One such suggested route goes through the village of Gorodishche (Городище) in the Starooskolsky district. In the video, some small buildings are visible on both sides of the road, mixed together with trees. Gorodishche matched this description, warranting a further look.
Fortunately, this route is covered by Street View, so a virtual drive-through of the village is possible. One unique feature clearly visible at the beginning of the video is an arch on the building next to where the video was shot, and scrolling through the Street View images, on the east side of the village a building can be found with arches similar to the video. A closer look at the site confirms this to very likely be the shooting location of the video: the fence and buildings on the opposite side of the road match the video, the intersection briefly visible can be seen, and from the frames where the camera is pointing towards the convoy, a nearby church’s dome is visible, with the buildings and treeline also matching the video. [Coordinates: 51.137286, 38.064599]
While not referenced in the published article, Magnitsky had located another video of the same convoy, again from Stary Oskol. The video is fairly short and shaky with lots of panning, but the units are clearly identifiable. With the footage, it was possible to create a rudimentary panorama to get a better sense of the overall area where the video was filmed.
From the footage, a few key details stood out: on the very left of the scene, rails and cables are visible. This seemed to indicate the footage might have been filmed near a light rail or tram station. English Wikipedia confirmed that there was one operating in the city, and Russian Wikipedia provided more details on this. It became apparent the Stary Oskol light rail operated on a single rail line, so checking the assumption would be fairly simple: find the end of the line, and follow it down to see if there are any matching locations.
Following the rail line south, a location can be found on Street View where the brick wall and the building on the right appear to match the video. Further orienting the camera confirms the features match the site exactly, with the video seemingly filmed from the light rail station. [Coordinates: 51.311605, 37.897013]
Exploring the city streets on Street View also gave an indication that the Instagram image of the convoy might be from along the same route. In fact, the picture can be located to approx. 1km of the previous video, based on the red apartment building and pavement features. The picture appears to have been taken from the Eldorado store parking lot. [Coordinates: 51.323770, 37.882489]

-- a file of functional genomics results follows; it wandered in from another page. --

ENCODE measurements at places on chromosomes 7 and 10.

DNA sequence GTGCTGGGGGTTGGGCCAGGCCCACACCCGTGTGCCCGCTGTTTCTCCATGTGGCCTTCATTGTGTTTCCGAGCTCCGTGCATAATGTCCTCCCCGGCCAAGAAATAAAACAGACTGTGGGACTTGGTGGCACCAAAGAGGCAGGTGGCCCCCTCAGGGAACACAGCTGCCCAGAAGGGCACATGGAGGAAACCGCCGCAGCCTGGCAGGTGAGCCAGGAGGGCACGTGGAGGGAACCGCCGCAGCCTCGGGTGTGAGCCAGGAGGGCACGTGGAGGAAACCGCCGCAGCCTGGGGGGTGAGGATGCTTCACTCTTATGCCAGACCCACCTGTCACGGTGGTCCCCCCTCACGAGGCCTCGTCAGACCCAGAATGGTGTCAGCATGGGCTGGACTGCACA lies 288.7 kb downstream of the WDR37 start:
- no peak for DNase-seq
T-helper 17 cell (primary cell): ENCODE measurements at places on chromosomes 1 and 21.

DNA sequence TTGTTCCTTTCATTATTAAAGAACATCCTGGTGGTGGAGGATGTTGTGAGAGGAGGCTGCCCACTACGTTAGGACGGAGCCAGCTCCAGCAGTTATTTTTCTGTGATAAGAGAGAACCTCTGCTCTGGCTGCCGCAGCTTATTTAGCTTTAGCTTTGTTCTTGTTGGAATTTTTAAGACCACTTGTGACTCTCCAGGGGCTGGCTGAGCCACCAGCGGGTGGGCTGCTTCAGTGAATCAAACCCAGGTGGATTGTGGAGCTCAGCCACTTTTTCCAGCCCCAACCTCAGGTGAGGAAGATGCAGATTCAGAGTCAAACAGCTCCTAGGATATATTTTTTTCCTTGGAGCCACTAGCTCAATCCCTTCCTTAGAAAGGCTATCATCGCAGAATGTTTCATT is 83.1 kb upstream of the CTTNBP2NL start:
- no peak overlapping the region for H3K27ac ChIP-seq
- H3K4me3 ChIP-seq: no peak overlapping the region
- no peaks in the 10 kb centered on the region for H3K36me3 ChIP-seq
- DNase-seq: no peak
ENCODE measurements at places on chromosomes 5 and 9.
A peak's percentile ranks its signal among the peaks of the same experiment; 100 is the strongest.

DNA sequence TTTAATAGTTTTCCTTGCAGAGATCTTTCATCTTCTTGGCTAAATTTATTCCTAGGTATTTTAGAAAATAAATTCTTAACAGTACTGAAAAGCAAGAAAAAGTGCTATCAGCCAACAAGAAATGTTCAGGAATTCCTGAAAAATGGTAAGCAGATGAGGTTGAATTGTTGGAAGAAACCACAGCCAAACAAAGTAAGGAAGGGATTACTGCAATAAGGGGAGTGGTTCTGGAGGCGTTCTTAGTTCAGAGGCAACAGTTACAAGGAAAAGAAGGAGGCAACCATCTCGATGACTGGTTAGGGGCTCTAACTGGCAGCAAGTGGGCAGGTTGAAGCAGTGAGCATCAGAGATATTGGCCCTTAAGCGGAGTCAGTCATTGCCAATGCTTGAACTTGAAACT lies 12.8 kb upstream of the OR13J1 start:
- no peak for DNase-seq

Further searches for additional material from the same dates has uncovered another video from Kursk, reportedly from June 23rd, the same date the convoy had been filmed passing through Stary Oskol. The dashcam video is of poor quality and many details are not visible, but composition of the convoy gives a strong indication this may indeed be the same one. In fact, compared to the convoy seen near Raskhovets, the first 16 vehicles seem to be in the same order.
To locate this video, there are a few clues: reported location (Kursk), treelines on both sides of the road, a large blue sign on the side of the road, a crosswalk and a small reddish object on road’s wide shoulder on the right. From overhead satellite imagery, it can be seen that the road A144 on the east side of Kursk is lined by trees, and zooming in on this area further reveals crosswalks on this road. One section of this road has a wide shoulder near an intersection, and having a look with Street View again reveals matching details: a wide shoulder as in the video with a dark orange colored bus stop and a crosswalk next to it, and looking in the opposite direction a big blue sign on the side of the road. [Coordinates: 51.722592, 36.336530]
Putting all these data points together we can plot these points on a map, which would fit on a possible route from Kursk to Alexeevka. Compared to the shortest routing suggested by Google, only one manual adjustment to the route has been made in Stary Oskol, which adds 1km to the route, but avoids smaller roads and turns. The green markers show the locations at which the BUK unit had been filmed as part of the convoy, and the yellow markers show where other vehicles of the same convoy were filmed.